Wednesday, October 1, 2014
China's refusal to allow free elections in Hong Kong risks an open-ended confrontation that will test how far Beijing will go to stop the city's pro-democracy fever from infecting the mainland.
With well stocked food stands, fastidious recycling, unmanned phone-charging stations and even a chamber ensemble, Hong Kong's huge protests have a distinctly civilized flavor — part of a charm offensive to maintain mainstream support.
Chinese state media insisted Tuesday that China would not give in to Hong Kong protesters' demands for full democracy and would wait for mass protests in the semi-autonomous city to fizzle out.
A concert was held in Beijing on Monday to celebrate the 65th anniversary of the founding of the People's Republic of China.
Tuesday, September 30, 2014
Hong Kong's embattled leader called Tuesday for an immediate end to street demonstrations that have drawn tens of thousands and paralysed the city, but protesters refused to move until Beijing grants the financial hub genuine democracy.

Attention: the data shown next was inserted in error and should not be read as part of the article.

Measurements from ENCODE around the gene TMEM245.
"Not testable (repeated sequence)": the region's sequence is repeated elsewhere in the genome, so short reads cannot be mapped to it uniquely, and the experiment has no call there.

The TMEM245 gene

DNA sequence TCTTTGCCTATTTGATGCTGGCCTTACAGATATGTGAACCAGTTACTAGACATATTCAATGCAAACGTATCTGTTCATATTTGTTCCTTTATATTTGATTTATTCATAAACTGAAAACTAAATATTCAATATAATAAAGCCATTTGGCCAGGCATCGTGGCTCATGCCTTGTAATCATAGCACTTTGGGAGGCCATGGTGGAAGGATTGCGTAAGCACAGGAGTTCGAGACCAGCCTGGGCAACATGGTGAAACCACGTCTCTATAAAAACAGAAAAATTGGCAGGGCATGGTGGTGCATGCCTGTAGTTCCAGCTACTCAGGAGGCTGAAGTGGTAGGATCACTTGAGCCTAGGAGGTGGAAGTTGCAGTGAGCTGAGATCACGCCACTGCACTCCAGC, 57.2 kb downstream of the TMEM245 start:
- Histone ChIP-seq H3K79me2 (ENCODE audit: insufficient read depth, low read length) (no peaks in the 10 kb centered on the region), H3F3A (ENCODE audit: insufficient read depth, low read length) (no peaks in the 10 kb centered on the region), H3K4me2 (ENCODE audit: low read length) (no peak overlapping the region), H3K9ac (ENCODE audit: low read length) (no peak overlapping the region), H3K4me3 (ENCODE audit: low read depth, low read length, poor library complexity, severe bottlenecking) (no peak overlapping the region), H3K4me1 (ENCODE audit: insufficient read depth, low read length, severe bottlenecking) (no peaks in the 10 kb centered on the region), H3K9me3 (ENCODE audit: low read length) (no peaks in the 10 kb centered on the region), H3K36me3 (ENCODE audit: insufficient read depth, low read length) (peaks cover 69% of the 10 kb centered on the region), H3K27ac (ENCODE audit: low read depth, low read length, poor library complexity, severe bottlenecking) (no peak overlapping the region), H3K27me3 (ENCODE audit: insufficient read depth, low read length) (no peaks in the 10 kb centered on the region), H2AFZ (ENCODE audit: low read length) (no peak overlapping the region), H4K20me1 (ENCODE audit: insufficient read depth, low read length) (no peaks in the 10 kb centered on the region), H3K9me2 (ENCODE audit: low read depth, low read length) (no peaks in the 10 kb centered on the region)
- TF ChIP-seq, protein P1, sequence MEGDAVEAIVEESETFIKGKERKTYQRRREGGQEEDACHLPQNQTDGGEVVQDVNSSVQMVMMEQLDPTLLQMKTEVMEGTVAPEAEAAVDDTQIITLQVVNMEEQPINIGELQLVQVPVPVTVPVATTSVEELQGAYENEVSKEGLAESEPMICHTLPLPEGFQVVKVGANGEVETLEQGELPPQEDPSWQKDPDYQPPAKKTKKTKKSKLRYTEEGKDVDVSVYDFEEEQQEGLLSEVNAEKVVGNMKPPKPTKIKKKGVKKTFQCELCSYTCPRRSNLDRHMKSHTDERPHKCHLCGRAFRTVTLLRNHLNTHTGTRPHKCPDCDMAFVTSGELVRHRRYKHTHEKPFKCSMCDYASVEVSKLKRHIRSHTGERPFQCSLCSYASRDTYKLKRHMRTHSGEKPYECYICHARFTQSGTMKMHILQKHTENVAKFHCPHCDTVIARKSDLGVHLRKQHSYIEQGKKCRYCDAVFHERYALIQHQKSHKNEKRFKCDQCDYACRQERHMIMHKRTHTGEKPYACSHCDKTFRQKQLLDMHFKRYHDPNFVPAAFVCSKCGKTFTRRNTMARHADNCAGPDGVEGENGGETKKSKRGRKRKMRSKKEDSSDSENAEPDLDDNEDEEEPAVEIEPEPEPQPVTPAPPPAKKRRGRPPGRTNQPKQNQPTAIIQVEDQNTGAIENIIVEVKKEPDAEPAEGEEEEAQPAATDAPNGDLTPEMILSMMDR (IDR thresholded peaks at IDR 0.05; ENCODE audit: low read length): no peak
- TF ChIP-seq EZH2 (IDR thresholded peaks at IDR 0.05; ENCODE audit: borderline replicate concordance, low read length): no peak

The ranks of Hong Kong democracy protesters who have paralyzed parts of the city swelled into their tens of thousands Monday, digging in for another night of confrontation with police in their campaign for free elections.
China has published a book of President Xi Jinping's remarks, state media reported Monday, as his profile in the country's carefully scripted press eclipses all recent leaders except Mao Zedong.
Protesters armed with little more than parasols and determination have brought central Hong Kong to a standstill with their demands for full democracy, in a movement that has been dubbed the “umbrella revolution.”
China on Monday hailed the one-year anniversary of its first free-trade zone (FTZ), but foreign companies expressed disappointment over the pace of pledged reforms as they await real business opportunities.
U.S. technology giant Microsoft on Monday launched its Xbox One game console in China, the first foreign company to enter the potentially massive market after the government lifted a 14-year ban.